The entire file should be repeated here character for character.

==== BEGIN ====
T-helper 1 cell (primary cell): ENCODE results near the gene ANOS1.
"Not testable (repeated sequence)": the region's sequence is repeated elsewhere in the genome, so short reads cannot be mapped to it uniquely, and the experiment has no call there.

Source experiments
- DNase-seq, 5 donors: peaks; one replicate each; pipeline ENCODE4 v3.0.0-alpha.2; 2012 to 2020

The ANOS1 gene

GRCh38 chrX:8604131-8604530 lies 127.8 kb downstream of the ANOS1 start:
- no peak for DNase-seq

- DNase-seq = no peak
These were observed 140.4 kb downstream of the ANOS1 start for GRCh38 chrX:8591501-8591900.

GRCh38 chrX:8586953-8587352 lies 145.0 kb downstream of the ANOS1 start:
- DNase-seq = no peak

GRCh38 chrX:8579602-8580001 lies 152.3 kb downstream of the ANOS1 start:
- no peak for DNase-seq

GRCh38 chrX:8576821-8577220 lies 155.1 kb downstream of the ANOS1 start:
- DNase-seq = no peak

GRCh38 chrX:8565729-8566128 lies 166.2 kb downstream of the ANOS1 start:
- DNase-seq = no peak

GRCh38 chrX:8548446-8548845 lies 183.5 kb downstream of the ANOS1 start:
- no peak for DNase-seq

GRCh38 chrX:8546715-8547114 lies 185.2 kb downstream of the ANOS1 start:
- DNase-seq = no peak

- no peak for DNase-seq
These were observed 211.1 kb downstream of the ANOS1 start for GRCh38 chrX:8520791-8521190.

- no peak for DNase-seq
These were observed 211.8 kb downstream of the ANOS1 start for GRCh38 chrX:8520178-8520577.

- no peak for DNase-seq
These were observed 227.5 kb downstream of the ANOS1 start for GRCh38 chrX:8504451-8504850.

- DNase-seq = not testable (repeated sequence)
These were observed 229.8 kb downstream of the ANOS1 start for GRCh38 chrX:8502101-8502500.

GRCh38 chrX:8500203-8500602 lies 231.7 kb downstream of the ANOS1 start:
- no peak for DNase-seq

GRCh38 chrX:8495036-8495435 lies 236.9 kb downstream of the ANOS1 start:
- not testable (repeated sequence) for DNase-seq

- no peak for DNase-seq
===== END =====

T-helper 1 cell (primary cell): ENCODE results near the gene ANOS1.
"Not testable (repeated sequence)": the region's sequence is repeated elsewhere in the genome, so short reads cannot be mapped to it uniquely, and the experiment has no call there.

Source experiments
- DNase-seq, 5 donors: peaks; one replicate each; pipeline ENCODE4 v3.0.0-alpha.2; 2012 to 2020

The ANOS1 gene

GRCh38 chrX:8604131-8604530 lies 127.8 kb downstream of the ANOS1 start:
- no peak for DNase-seq

- DNase-seq = no peak
These were observed 140.4 kb downstream of the ANOS1 start for GRCh38 chrX:8591501-8591900.

GRCh38 chrX:8586953-8587352 lies 145.0 kb downstream of the ANOS1 start:
- DNase-seq = no peak

GRCh38 chrX:8579602-8580001 lies 152.3 kb downstream of the ANOS1 start:
- no peak for DNase-seq

GRCh38 chrX:8576821-8577220 lies 155.1 kb downstream of the ANOS1 start:
- DNase-seq = no peak

GRCh38 chrX:8565729-8566128 lies 166.2 kb downstream of the ANOS1 start:
- DNase-seq = no peak

GRCh38 chrX:8548446-8548845 lies 183.5 kb downstream of the ANOS1 start:
- no peak for DNase-seq

GRCh38 chrX:8546715-8547114 lies 185.2 kb downstream of the ANOS1 start:
- DNase-seq = no peak

- no peak for DNase-seq
These were observed 211.1 kb downstream of the ANOS1 start for GRCh38 chrX:8520791-8521190.

- no peak for DNase-seq
These were observed 211.8 kb downstream of the ANOS1 start for GRCh38 chrX:8520178-8520577.

- no peak for DNase-seq
These were observed 227.5 kb downstream of the ANOS1 start for GRCh38 chrX:8504451-8504850.

- DNase-seq = not testable (repeated sequence)
These were observed 229.8 kb downstream of the ANOS1 start for GRCh38 chrX:8502101-8502500.

GRCh38 chrX:8500203-8500602 lies 231.7 kb downstream of the ANOS1 start:
- no peak for DNase-seq

GRCh38 chrX:8495036-8495435 lies 236.9 kb downstream of the ANOS1 start:
- not testable (repeated sequence) for DNase-seq

- no peak for DNase-seq